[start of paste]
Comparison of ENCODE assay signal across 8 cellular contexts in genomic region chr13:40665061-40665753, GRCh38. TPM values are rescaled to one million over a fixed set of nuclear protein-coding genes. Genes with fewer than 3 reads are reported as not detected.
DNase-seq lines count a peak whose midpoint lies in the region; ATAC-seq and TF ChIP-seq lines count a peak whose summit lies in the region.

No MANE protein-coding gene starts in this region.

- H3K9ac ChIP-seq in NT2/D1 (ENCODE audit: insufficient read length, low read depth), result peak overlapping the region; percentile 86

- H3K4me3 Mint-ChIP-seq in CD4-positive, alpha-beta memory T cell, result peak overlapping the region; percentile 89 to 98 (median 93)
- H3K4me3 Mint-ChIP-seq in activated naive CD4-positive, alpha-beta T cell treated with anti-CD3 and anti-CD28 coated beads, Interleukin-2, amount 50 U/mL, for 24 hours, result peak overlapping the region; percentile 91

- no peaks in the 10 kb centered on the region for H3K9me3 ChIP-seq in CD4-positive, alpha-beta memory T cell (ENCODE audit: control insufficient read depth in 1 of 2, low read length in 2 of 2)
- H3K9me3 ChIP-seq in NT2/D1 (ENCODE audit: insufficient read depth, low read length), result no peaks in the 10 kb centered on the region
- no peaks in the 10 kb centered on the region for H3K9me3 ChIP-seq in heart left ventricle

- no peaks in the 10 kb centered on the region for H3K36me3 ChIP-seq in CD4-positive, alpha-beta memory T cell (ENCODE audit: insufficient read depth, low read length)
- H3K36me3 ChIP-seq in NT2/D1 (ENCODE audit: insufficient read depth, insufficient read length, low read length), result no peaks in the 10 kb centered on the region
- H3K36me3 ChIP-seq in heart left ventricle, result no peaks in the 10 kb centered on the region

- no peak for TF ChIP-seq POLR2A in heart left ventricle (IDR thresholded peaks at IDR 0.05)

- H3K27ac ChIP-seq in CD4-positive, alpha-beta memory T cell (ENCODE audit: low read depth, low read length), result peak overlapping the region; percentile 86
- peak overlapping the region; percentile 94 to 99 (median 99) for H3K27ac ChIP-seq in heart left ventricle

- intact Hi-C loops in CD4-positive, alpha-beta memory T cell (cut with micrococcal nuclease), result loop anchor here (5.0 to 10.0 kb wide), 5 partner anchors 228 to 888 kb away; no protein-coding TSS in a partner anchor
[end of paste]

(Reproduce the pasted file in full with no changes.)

Comparison of ENCODE assay signal across 8 cellular contexts in genomic region chr13:40665061-40665753, GRCh38. TPM values are rescaled to one million over a fixed set of nuclear protein-coding genes. Genes with fewer than 3 reads are reported as not detected.
DNase-seq lines count a peak whose midpoint lies in the region; ATAC-seq and TF ChIP-seq lines count a peak whose summit lies in the region.

No MANE protein-coding gene starts in this region.

- H3K9ac ChIP-seq in NT2/D1 (ENCODE audit: insufficient read length, low read depth), result peak overlapping the region; percentile 86

- H3K4me3 Mint-ChIP-seq in CD4-positive, alpha-beta memory T cell, result peak overlapping the region; percentile 89 to 98 (median 93)
- H3K4me3 Mint-ChIP-seq in activated naive CD4-positive, alpha-beta T cell treated with anti-CD3 and anti-CD28 coated beads, Interleukin-2, amount 50 U/mL, for 24 hours, result peak overlapping the region; percentile 91

- no peaks in the 10 kb centered on the region for H3K9me3 ChIP-seq in CD4-positive, alpha-beta memory T cell (ENCODE audit: control insufficient read depth in 1 of 2, low read length in 2 of 2)
- H3K9me3 ChIP-seq in NT2/D1 (ENCODE audit: insufficient read depth, low read length), result no peaks in the 10 kb centered on the region
- no peaks in the 10 kb centered on the region for H3K9me3 ChIP-seq in heart left ventricle

- no peaks in the 10 kb centered on the region for H3K36me3 ChIP-seq in CD4-positive, alpha-beta memory T cell (ENCODE audit: insufficient read depth, low read length)
- H3K36me3 ChIP-seq in NT2/D1 (ENCODE audit: insufficient read depth, insufficient read length, low read length), result no peaks in the 10 kb centered on the region
- H3K36me3 ChIP-seq in heart left ventricle, result no peaks in the 10 kb centered on the region

- no peak for TF ChIP-seq POLR2A in heart left ventricle (IDR thresholded peaks at IDR 0.05)

- H3K27ac ChIP-seq in CD4-positive, alpha-beta memory T cell (ENCODE audit: low read depth, low read length), result peak overlapping the region; percentile 86
- peak overlapping the region; percentile 94 to 99 (median 99) for H3K27ac ChIP-seq in heart left ventricle

- intact Hi-C loops in CD4-positive, alpha-beta memory T cell (cut with micrococcal nuclease), result loop anchor here (5.0 to 10.0 kb wide), 5 partner anchors 228 to 888 kb away; no protein-coding TSS in a partner anchor